Finished Lubricants



Awhile back, I got an e-mail from an old friend, brief and to the point: Write about this. This, it turned out, was transmission fluids and the great confusion that exists in the marketplace today about what products to use in what vehicles.

With the e-mail were two attachments. One was an SAE paper from 1937 (I kid you not) on the subject of clearing up the confusion about transmission fluids. The other was a spreadsheet citing over 200 transmission fluid specifications running from A to Z; that is, Aisin Warner to ZF. Quite a few of these specs are regarded as obsolete – such as Allison C-3 or Ford Type F fluids – but some vehicles out there may still require their use, at least according to their owners manual.

One of the reasons for the proliferation of specifications is the wide number of transmission designs out there. Another is the fact that there is no industrywide set of transmission fluid standards, as there is for engine oils. Id like to look at both issues and how they affect the transmission fluid market.

First, lets address the issue of transmission designs, starting with a personal observation. Recently, my wife and I took a two-week vacation to Italy. Most of the time we were aboard a wonderful cruise ship sailing around the Italian peninsula, but while in Rome we rode in cars and vans which shuttled us from the airport to our hotel, to the ship, and finally back again to the airport. Thats not to brag but as a way of introducing the subject of Mercedes-Benz commercial vehicles, specifically those equipped with diesel engines and dual-clutch transmissions (DCT). These were first used in passenger cars in 2003.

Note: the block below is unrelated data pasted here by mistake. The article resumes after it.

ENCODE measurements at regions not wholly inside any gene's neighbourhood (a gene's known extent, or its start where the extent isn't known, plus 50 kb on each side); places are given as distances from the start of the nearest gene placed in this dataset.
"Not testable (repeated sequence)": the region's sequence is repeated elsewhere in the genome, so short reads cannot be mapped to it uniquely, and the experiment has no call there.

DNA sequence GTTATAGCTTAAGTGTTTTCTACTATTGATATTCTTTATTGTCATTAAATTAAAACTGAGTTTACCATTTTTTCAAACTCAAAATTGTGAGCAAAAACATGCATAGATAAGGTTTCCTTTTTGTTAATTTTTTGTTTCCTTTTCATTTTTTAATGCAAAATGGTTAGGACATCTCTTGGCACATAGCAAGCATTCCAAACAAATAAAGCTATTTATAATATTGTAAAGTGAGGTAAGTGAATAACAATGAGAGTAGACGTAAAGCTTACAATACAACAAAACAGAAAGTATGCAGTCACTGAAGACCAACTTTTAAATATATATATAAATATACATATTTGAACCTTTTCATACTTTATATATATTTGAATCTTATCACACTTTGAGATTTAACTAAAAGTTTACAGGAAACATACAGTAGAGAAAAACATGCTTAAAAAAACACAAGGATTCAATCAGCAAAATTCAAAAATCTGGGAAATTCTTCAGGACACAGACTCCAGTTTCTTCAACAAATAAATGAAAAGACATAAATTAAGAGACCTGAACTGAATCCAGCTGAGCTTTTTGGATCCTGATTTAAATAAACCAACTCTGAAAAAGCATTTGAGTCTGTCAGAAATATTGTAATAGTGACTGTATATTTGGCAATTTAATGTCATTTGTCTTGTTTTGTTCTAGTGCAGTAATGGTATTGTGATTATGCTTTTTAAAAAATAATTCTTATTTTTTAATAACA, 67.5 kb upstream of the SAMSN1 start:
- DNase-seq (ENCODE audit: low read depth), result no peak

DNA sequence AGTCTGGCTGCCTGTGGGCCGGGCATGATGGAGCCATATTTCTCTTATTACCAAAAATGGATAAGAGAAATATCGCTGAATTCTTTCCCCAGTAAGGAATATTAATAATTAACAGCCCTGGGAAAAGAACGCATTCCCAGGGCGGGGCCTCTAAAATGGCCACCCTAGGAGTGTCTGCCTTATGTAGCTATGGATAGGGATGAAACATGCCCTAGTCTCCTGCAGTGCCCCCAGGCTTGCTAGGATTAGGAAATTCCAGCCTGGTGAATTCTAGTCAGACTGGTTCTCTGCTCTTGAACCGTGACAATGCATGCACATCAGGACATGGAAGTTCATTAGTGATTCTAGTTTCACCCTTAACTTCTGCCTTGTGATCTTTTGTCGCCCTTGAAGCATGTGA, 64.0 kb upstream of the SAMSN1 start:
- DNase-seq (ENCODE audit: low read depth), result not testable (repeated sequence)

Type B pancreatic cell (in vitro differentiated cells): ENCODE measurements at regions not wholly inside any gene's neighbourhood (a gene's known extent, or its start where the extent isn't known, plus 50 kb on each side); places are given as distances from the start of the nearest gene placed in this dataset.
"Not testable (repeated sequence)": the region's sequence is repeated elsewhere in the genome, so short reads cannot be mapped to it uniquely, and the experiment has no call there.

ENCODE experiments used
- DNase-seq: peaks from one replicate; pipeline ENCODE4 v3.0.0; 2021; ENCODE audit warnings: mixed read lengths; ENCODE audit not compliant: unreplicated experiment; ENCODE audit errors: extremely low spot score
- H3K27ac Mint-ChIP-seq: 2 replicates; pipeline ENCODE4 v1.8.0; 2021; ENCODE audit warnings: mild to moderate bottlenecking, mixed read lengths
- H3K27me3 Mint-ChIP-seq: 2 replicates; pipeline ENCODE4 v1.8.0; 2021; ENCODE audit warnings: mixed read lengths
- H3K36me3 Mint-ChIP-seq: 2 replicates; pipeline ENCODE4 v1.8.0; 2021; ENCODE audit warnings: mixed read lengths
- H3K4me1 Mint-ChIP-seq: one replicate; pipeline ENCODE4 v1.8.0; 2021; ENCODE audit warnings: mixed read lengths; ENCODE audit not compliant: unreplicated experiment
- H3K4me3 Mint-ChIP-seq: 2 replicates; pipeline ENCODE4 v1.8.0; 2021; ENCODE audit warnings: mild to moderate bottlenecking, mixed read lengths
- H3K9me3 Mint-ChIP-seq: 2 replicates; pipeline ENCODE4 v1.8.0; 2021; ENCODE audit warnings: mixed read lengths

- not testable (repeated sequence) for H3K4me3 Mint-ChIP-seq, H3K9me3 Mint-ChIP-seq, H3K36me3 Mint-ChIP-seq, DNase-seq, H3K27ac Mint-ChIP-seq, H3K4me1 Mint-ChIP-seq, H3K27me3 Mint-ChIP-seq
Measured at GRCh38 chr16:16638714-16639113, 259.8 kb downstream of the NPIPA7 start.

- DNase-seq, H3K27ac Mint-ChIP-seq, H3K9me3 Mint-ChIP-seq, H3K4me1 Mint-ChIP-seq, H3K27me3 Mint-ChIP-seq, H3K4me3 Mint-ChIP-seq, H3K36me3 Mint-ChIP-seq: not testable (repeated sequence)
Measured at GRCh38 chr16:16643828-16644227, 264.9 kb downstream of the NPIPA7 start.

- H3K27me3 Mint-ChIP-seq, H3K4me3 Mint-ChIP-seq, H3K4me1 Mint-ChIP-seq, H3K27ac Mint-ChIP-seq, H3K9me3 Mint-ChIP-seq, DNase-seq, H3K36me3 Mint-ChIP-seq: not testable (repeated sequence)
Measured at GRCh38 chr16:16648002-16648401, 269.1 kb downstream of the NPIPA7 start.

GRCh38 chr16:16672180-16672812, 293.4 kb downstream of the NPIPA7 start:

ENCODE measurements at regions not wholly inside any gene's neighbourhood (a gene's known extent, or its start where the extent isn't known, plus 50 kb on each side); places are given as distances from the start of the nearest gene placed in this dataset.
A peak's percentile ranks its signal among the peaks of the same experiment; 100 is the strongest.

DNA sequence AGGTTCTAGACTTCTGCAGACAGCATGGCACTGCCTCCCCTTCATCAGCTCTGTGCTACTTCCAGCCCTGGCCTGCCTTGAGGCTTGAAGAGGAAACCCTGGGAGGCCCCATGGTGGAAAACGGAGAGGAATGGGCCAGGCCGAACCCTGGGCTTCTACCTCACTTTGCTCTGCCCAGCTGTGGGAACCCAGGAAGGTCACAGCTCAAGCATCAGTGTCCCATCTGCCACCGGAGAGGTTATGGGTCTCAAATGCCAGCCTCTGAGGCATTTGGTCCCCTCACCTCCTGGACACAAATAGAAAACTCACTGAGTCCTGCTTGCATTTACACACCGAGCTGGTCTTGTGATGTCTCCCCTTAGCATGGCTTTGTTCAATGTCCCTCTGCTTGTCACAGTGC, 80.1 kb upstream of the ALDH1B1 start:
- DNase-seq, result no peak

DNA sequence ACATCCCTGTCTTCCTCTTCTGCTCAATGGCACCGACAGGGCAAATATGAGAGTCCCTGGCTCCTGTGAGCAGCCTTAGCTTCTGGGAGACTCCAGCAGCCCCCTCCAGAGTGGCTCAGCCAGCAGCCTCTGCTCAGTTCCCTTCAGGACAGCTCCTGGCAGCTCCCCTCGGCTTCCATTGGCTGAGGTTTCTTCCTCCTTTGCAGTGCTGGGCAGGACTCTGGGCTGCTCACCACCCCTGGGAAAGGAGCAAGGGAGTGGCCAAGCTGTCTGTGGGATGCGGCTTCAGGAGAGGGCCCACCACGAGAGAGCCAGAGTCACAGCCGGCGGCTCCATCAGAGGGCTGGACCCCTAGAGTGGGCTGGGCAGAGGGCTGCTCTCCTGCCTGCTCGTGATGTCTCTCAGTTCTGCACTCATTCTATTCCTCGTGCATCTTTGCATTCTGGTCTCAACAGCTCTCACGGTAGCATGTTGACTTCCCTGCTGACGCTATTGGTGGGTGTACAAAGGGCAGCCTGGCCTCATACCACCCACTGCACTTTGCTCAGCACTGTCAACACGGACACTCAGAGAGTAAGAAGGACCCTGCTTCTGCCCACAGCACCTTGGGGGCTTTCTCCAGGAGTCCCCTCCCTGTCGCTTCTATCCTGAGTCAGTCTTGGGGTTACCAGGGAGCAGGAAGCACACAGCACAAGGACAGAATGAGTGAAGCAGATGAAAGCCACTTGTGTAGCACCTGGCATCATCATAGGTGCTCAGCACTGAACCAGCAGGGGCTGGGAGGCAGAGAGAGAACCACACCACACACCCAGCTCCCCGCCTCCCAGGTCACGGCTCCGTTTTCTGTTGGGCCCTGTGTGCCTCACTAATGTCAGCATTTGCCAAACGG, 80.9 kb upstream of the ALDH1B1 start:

In our Roman van, the DCT featured two wet (in oil) multi-plate clutches, which allow gears to be engaged on two separate shafts at the same time. The clutches are activated electro-mechanically, engaging and disengaging in unison, routing power from one gear set to another without loss of drive. The result: smooth gear changes and improved fuel economy.